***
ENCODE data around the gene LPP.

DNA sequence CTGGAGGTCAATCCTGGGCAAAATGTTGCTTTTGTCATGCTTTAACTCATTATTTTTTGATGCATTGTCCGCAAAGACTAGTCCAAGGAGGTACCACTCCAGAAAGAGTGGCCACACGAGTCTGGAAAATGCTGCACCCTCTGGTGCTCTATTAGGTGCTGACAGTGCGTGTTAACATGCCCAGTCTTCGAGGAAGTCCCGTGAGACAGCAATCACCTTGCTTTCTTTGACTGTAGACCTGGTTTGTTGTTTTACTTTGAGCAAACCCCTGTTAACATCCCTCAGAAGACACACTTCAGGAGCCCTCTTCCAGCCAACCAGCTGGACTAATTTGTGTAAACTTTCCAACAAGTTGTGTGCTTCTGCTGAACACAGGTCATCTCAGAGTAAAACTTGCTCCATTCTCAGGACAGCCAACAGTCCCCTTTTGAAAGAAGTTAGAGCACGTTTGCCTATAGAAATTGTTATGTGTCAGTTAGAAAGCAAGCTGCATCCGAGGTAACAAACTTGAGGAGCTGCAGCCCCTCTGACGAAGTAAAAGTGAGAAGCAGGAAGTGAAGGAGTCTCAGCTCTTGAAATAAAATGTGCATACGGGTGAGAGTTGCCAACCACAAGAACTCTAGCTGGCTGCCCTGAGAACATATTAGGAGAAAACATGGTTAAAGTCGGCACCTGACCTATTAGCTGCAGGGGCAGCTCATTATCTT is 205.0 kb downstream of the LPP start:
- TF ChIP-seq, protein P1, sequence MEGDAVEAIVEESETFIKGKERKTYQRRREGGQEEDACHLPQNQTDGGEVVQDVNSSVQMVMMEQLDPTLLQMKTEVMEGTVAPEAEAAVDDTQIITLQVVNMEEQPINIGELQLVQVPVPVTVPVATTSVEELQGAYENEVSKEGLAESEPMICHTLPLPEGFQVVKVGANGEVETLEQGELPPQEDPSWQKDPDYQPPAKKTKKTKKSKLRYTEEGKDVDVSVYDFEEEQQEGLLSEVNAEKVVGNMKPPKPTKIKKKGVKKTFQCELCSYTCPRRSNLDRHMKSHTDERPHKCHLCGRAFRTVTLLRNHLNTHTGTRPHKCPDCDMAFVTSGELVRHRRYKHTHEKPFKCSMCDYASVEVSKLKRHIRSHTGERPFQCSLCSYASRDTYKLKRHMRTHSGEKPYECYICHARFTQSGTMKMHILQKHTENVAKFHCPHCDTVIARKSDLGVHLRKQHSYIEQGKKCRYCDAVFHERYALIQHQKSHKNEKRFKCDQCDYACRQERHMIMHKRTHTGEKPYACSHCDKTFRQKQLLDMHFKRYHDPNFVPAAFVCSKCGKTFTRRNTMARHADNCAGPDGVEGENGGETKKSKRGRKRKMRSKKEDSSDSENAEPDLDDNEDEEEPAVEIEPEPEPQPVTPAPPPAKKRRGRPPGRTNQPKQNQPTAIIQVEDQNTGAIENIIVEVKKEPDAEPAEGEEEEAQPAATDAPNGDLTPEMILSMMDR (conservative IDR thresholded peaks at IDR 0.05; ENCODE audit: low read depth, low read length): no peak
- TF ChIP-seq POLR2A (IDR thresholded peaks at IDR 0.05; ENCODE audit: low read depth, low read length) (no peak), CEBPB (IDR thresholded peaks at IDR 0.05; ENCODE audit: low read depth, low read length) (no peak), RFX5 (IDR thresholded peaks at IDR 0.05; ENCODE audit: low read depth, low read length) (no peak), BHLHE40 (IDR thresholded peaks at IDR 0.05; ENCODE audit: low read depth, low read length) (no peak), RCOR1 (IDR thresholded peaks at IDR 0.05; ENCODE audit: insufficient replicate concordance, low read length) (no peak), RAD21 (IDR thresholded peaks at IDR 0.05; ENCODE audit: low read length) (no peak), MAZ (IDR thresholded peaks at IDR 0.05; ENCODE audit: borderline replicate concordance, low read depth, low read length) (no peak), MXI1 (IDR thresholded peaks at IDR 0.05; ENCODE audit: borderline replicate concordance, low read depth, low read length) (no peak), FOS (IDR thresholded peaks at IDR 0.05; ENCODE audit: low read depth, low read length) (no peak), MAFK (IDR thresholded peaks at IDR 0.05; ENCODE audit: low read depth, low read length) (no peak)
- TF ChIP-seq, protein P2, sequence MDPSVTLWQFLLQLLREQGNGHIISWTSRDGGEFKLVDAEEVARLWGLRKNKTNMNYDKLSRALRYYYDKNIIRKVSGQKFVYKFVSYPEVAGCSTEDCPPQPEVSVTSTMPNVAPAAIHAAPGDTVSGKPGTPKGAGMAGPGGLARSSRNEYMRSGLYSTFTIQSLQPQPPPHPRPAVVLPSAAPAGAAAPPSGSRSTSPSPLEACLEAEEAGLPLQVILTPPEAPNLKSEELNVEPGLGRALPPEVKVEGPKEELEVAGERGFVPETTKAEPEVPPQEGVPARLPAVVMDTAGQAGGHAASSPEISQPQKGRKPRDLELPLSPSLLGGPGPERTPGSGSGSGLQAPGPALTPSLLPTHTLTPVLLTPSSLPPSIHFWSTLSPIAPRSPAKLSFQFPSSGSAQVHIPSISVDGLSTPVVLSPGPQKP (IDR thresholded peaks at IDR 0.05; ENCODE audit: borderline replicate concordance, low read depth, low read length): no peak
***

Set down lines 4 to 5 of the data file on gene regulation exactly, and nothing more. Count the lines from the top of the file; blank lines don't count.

- TF ChIP-seq POLR2A (IDR thresholded peaks at IDR 0.05; ENCODE audit: low read depth, low read length) (no peak), CEBPB (IDR thresholded peaks at IDR 0.05; ENCODE audit: low read depth, low read length) (no peak), RFX5 (IDR thresholded peaks at IDR 0.05; ENCODE audit: low read depth, low read length) (no peak), BHLHE40 (IDR thresholded peaks at IDR 0.05; ENCODE audit: low read depth, low read length) (no peak), RCOR1 (IDR thresholded peaks at IDR 0.05; ENCODE audit: insufficient replicate concordance, low read length) (no peak), RAD21 (IDR thresholded peaks at IDR 0.05; ENCODE audit: low read length) (no peak), MAZ (IDR thresholded peaks at IDR 0.05; ENCODE audit: borderline replicate concordance, low read depth, low read length) (no peak), MXI1 (IDR thresholded peaks at IDR 0.05; ENCODE audit: borderline replicate concordance, low read depth, low read length) (no peak), FOS (IDR thresholded peaks at IDR 0.05; ENCODE audit: low read depth, low read length) (no peak), MAFK (IDR thresholded peaks at IDR 0.05; ENCODE audit: low read depth, low read length) (no peak)
- TF ChIP-seq, protein P2, sequence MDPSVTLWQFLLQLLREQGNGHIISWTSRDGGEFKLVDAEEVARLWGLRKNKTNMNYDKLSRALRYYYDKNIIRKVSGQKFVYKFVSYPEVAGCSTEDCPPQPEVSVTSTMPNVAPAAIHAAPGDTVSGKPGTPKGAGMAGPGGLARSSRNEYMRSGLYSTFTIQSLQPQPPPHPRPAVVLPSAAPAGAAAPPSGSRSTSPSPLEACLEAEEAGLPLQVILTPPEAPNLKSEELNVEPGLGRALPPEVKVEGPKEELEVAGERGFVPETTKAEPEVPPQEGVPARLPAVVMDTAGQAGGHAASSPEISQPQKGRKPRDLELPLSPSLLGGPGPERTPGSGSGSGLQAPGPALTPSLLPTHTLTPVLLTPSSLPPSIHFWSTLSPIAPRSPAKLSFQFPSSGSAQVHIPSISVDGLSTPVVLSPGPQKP (IDR thresholded peaks at IDR 0.05; ENCODE audit: borderline replicate concordance, low read depth, low read length): no peak